Georgia native Quentin Fulks brings swing state insight to Biden campaign

Quentin Fulks is the #2 employee of the Biden-Harris Re-Election Campaign shown at Ponce City Market, Thursday, July 6, 2023, in Atlanta. Jason Getz /

Credit: Jason Getz /

Credit: Jason Getz /

Quentin Fulks is the #2 employee of the Biden-Harris Re-Election Campaign shown at Ponce City Market, Thursday, July 6, 2023, in Atlanta. Jason Getz /

Ellaville is like dozens, maybe hundreds, of small towns across Georgia. Rural. Tight-knit. Working class. Diverse in ways that both showcase racial progress and highlight the divides.

Raised in this town of fewer than 2,000 residents, Quentin Fulks stood out as an honor student and athlete. He was the kind of kid who adults said could grow up to be anything he wanted.

Fulks landed in politics, and he’s now a top staffer for President Joe Biden’s re-election campaign.

The career choice that Fulks made was greatly influenced by the famous man who grew up near Ellaville. Plains, fewer than 20 miles away, is the hometown of President Jimmy Carter. Everyone in Ellaville seems to have a President Carter story to tell when Fulks was a child. For him, it was being taught by one of the president’s nieces and the occasional sighting at a restaurant or store.

“If it had been a nuclear physicist that would have been the person that was the most famous from where I was from, I probably would have wanted to be a nuclear physicist,” Fulks said. “But it just so happened to be a president and, from a very young age, I was really just sort of enamored with politics.”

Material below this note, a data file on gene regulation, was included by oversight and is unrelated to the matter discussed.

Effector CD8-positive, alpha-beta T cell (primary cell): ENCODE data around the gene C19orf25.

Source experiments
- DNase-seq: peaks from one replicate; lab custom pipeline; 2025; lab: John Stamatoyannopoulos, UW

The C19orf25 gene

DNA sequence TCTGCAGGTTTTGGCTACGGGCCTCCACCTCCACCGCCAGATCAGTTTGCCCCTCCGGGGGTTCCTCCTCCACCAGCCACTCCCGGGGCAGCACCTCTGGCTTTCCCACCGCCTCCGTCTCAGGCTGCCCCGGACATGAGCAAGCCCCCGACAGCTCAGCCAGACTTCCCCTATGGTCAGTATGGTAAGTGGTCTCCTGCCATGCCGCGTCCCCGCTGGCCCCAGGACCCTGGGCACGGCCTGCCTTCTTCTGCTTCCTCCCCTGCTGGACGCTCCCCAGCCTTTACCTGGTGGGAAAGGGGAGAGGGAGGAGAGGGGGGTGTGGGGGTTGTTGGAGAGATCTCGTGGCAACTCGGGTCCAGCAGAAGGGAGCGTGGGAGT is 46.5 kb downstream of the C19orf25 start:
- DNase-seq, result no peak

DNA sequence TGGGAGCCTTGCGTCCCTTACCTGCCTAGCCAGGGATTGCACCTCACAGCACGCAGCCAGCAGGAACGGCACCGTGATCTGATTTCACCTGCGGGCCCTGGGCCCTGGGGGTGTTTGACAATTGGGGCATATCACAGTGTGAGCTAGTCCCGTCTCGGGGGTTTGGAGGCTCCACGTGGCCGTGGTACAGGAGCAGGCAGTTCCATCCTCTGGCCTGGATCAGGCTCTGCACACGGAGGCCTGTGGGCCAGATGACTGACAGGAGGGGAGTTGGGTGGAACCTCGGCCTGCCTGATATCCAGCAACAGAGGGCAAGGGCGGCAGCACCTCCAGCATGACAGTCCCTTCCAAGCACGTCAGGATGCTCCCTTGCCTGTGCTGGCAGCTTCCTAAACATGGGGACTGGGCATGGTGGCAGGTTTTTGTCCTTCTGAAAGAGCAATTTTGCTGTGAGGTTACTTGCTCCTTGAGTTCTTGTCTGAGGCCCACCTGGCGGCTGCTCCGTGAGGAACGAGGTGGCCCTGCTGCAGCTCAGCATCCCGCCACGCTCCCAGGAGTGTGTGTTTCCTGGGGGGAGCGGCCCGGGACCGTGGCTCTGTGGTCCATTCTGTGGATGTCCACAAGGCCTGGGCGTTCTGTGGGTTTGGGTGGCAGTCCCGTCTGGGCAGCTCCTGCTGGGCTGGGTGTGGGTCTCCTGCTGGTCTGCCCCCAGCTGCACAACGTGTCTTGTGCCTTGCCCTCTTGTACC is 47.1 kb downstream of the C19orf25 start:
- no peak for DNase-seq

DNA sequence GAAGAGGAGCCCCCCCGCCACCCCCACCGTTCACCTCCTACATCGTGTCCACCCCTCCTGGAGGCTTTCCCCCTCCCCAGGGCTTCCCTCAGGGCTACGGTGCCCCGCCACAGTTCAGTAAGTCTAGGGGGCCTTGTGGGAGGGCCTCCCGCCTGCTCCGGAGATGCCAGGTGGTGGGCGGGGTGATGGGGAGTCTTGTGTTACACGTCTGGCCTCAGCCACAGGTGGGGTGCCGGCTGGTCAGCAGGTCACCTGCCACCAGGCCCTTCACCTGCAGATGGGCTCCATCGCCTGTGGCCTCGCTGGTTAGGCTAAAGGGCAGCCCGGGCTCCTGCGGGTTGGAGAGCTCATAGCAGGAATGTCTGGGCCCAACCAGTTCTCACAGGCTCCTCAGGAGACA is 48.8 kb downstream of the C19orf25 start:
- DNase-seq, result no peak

At age 26, Fulks was a deputy campaign manager for J.B. Pritzker, overseeing a $172 million budget for the future Illinois governor. He moved home to Georgia four years later to serve as campaign manager for U.S. Sen. Raphael Warnock, who broke fundraising records on the way to winning a full six-year term in 2022.

Former President Barack Obama shares a moment with U.S. Sen. Raphael Warnock (right) and campaign manager Quentin Fulks during a rally at Pullman Yard in Atlanta, GA, on December 1, 2022. Photo by Kevin Lowery.

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Credit: Kevin Lowery

Today, 33-year-old Fulks is the principal deputy campaign manager for Biden and Vice President Kamala Harris. That makes him the second highest-ranking staffer and puts him smack dab in the inner circle. He is in the room for decision-making with the president and vice president and is tasked with managing high-dollar donors, high-profile surrogates and high-value grassroots organizers ahead of the 2024 election.